February 17, 2010
Ajami Kino International The Last New Yorker Brink Films North Face Music Box Films A Palestinian, Scandar Copti, and an Israeli, Yaron Shani, have co-written, co-directed, and co-edited Ajami. This title is the name of a multi-ethnic district in the city of Jaffa, so it fits the film, not merely in facts but in feeling. Copti and Shani knew what they were doing and why they were doing it. Coincidentally, they prove again that the film medium has made a contribution to social revelation.
More Calls To Fix The IPCC
February 11, 2010
The Intergovernmental Panel on Climate Change (IPCC) has done indispensable work over the years in assessing the vast amount of research out there on the Earth's climate system and putting it all together into an accessible summary for policymakers and laypeople. I'd very much recommend the IPCC's Working Group 1 report from 2007 to anyone who wants to delve deeper into the basics of how scientists know that humans are warming the planet. Still, the panel isn't perfect.
Live-Blogging the Iranian Protests
February 10, 2010
The New Republic is live-blogging news of events in Iran today, on the eve of 22 Bahman (February 11), the anniversary of Iran’s 1979 revolution. The Iranian opposition movement is slated to co-opt the state's annual rallies to stage another mass demonstration--the largest since December's violent protests on the Shiite holy day of Ashura. February 11, 2010, 6:41 pm.
What’s Old Is New Again
February 09, 2010
A few years ago, few places on Earth were as hellish as Iraq’s Anbar Province. Spanning the country’s western desert, Anbar is best known by its major cities, Fallujah and Ramadi, both of which became home bases for Al Qaeda-linked terrorists who flooded across Iraq’s border with Syria and joined with Sunni insurgents to carry out bombings, executions, kidnappings, and torture across the country.
Saint and Sinner
February 08, 2010
Bitter Spring: A Life of Ignazio Silone By Stanislao Pugliese (Farrar, Straus and Giroux, 426 pp., $35) In June 1950, Ignazio Silone and Arthur Koestler, two of the most prominent anti-communist writers of that era, attended a convivial dinner party in West Berlin. They had gathered with several other intellectuals to celebrate the founding conference of the Congress for Cultural Freedom, an American-sponsored riposte to the Soviet Cominform’s “peace conferences” of the preceding year.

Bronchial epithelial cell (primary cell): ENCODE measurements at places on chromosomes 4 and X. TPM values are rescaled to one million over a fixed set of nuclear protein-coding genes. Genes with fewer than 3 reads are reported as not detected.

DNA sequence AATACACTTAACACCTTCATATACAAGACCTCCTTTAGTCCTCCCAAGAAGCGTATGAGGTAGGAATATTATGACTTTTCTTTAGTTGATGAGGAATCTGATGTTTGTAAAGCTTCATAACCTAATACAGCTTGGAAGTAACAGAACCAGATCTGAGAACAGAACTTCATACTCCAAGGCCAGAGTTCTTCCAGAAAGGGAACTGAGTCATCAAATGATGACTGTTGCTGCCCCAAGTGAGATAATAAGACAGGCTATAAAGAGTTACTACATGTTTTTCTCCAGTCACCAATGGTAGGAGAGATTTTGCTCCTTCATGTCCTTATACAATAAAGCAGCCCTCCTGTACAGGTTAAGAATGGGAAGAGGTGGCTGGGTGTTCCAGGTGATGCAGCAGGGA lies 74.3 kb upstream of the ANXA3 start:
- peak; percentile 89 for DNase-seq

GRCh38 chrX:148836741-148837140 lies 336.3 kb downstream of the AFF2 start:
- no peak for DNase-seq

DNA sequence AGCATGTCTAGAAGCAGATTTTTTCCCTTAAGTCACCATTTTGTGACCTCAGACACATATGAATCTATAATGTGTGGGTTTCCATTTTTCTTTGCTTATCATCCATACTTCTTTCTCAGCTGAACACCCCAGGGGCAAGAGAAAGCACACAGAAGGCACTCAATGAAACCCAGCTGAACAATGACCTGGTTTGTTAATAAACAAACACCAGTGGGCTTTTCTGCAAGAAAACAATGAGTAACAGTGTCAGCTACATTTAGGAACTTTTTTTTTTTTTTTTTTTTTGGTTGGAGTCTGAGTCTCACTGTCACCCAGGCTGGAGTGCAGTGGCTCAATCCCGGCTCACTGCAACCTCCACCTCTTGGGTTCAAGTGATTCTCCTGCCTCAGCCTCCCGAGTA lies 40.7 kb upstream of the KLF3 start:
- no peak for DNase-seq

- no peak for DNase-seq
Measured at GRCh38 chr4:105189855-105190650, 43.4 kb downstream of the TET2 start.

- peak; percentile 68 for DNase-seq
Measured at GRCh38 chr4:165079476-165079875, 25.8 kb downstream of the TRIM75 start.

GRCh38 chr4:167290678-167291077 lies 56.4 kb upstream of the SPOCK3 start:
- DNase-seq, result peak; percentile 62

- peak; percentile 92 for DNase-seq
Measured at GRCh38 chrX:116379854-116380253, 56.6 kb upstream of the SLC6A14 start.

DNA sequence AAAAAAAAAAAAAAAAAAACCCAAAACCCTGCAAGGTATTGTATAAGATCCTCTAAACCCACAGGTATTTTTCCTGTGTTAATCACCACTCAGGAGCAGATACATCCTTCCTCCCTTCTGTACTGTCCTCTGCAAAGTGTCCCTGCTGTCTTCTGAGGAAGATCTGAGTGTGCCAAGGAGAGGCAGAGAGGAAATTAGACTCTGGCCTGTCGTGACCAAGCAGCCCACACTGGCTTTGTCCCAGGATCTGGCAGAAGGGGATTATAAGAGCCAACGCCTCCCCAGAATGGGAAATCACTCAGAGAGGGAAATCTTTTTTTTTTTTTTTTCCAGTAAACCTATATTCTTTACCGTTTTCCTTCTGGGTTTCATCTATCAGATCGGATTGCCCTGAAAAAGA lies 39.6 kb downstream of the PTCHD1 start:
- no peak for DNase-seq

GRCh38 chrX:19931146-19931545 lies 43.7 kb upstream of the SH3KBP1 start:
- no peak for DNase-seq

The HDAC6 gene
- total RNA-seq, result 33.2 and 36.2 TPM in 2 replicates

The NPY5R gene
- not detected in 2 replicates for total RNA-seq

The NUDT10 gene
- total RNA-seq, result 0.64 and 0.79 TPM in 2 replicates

January 30, 2010
The White Ribbon Sony Pictures Classics Creation Newmarket Films Michael Haneke, whose new film is called The White Ribbon, has given it a subtitle: A German Children’s Story. That is warning enough. This Austrian director is by now so distinctively established as a connoisseur of darkness--with Funny Games, about neighborliness as murder; with Caché, about the past seeping into the present; with The Piano Teacher, about the animal in the civilized--that his dainty subtitle must be seen as a deadpan tease.
The Social Pathology of Dubai
January 19, 2010
Everybody is aware of the drama now being played out in Dubai. And, frankly, the relief given by Abu Dhabi, its abutting oil-rich emirate in the confederation of self-indulgent and non-productive Arabs, will only buy time for Dubai, which will have to turn over to its cousins whatever assets remain under its robes. The New York Times published a Sunday editorial which seems to counsel aid to Dubai, as if any structural disaster would follow if there weren’t any.
Why China's Trains Are Breaking Records
January 11, 2010
This month, China started operating the fastest high-speed rail system in the world—a 600-mile line between Wuhan and Guangzhou that clocks an average of 193 miles per hour (and peaks at 245). MIT Technology Review explains what makes the new train so fleet.
Linc Chafee on Why He Almost Joined the Green Party
January 05, 2010
Lincoln Chafee has officially--finally--announced his candidacy for the governorship of Rhode Island. Last year, I spoke with him about his decision to leave the Republican Party in 2007 and become an Independent. He explained that he originally wanted to "energize a moribund party or start a new one"--and that he had pondered running for governor as a Green, a Libertarian, or even as a candidate of the Progressive Party: I asked, is there a party out there that's got some roots in the ground? I looked at the Progressive Party from the 1920s. … The Greens were attractive to me.
December 16, 2009
In the popular imagination, the United States and Europe are assumed to be radically opposing poles--"Mars" and "Venus"--on issues such as market regulation, public education, social policy, health care, crime, and the environment. But is that really the case? The numbers would suggest otherwise. My book, The Narcissism of Minor Differences: How America and Europe are Alike, presents quantifiable data on a wide array of social conditions on each side of the Atlantic.